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Thursday, 24 January 2008


I received a "talking book" of Peggy Noonan's John Paul the Great for Christmas, and have been listening to it while cleani.... er, while avoiding cleaning the house.
Although I had myself in mind when I cautioned against a "papalatrous" devotion to man rather than God, (http://scelata.blogspot.com/2008/01/problem-of-unity-poses-this-question.html )Noonan's, well, there's no other word for it, gushing reminds me of a certain type I encountered when I first came to the the wide world of the WorldWide...
There were extreme conservative (NOT "traditionalist",) Catholics who hung on the then Pope's every word as if it were Holy Writ, and would declare, in so many words, things such as, "He is Christ on earth," or "John Paul speaks with the voice of God."
No, no, they could not be convinced, as I put it, that "sometimes under very specific conditions he speaks with the voice of God and sometimes he just speaks with the voice of a wise and good old Polish guy."
I'd even allow, with the voice of a VERY wise, and VERY good Old Polish, (and now, Bavarian,) guy, but not perfectly wise (for not every utterance is even intended to be, much less is, infallible,) and not perfectly good, (for he was neither immaculately conceived, nor divine.)
I'm not saying Noonan is in that category of hero worshipper, but there are times that her effusive praise is a bit.... well, almost embarrassing.
It's like hearing a 14 year old talk about her latest crush, and what a remarkable, unique, superlative paragon of masculine humanity her pimply-faced chemistry lab partner is.
Don't misunderstand, I admire many things about the late pope greatly, but her rhapsodizing about him teaching us how to die reminded me of some of her post 9-11 blathering.
Yes, Peggy, I guess if you never saw anyone else age and die with gallantry and pain and perseverance, but you know what? there's an entire world of people you will never write about doing that every day. Most of the world doesn't need a celebrated person to teach them that because they have grandfathers and neighbors and 1st grade teachers and sisters and ministers and grocers who have been teaching them that their whole lives.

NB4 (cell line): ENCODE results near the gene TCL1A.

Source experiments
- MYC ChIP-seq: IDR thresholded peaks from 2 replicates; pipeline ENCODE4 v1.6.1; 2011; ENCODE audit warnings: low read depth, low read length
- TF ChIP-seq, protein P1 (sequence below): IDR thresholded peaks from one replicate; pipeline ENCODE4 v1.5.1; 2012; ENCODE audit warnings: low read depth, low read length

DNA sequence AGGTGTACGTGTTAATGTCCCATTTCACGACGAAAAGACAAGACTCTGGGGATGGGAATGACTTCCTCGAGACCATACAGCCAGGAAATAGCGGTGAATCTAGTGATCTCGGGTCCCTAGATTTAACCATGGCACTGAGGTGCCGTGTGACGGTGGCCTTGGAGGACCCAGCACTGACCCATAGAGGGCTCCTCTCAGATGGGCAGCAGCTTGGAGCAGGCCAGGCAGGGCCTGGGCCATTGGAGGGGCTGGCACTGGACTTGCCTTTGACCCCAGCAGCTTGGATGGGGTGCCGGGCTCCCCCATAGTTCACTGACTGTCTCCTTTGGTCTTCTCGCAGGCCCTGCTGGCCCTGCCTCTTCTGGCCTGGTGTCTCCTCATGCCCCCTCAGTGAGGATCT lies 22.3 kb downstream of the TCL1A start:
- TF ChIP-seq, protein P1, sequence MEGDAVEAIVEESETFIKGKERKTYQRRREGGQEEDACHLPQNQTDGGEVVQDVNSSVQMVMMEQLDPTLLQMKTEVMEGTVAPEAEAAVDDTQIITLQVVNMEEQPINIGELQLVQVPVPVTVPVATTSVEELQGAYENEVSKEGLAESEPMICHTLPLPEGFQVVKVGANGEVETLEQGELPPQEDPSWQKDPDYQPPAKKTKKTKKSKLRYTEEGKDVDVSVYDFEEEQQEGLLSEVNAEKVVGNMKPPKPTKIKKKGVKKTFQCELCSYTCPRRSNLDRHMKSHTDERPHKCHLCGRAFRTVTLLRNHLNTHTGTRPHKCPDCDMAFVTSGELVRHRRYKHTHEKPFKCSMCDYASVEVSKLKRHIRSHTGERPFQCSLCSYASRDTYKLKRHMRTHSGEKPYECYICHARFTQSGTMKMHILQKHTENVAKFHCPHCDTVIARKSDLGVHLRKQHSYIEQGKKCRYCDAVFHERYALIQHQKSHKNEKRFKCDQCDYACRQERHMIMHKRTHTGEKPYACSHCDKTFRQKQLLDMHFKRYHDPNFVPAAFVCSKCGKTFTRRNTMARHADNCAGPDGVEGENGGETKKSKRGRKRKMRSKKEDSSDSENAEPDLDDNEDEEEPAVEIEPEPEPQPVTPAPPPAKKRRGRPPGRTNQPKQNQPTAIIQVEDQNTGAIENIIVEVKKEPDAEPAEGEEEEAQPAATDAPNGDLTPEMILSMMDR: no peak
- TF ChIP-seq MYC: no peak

She wrote a column once about applauding the blue collar heroes who were making their way to ground zero to do what needed to be done and how no one had ever applauded them before, noticed them before.
What made her think that?
Because she hadn't?
There a silly tendency among 20 year old NYU film students voting for the greatest movie Of All Time to forget that movies were actually made even, difficult though it may be to believe, before they were born.
It finds an echo in the mediocrats of either political leaning, of either coast, of any Hub of the Universe who think that the existence, (of anything, trend, activity, idea,) begins with their notice of it or engaging in it, whether it's admiration of the Common Folk, or pregnancy. (Yes, did you know that was a "trend"?)
Anyway, the sense of noblesse oblige was irritating.
This little rant was probably uncalled for, maybe I'm remembering her old column incorrectly, maybe my reaction is because her voice reminds me of someone I didn't like when I was a toddler.

Maybe I'm just a curmudgeon.

But did she really once say, "I first saw President Reagan as a foot, highly polished brown cordovan wagging merrily on a hassock. I spied it through the door. It was a beautiful foot, sleek. Such casual elegance and clean lines! But not a big foot, not formidable, maybe a little ...frail. I imagined cradling it in my arms, protecting it from unsmooth roads."


Sir Monocle said...

I've wanted to be wise old Polish guy my whole life!

Loved the post.

Scelata said...


(Save the Liturgy, Save the World)

Mary Jane said...

Peggy does regularly take it over the top. That's why I finally stopped reading her columns. For every one that was insightful, there were several of gushy memories - some days Reagan, other days, John Paul II.

I'm with you on this one. (And many of your other commentaries as well.)

Anonymous said...

Thanks for stopping by, Mary Jane.
Your article in Sacred Music has generated quite a bit of buzz, well done.

(Save the Liturgy, Save the World)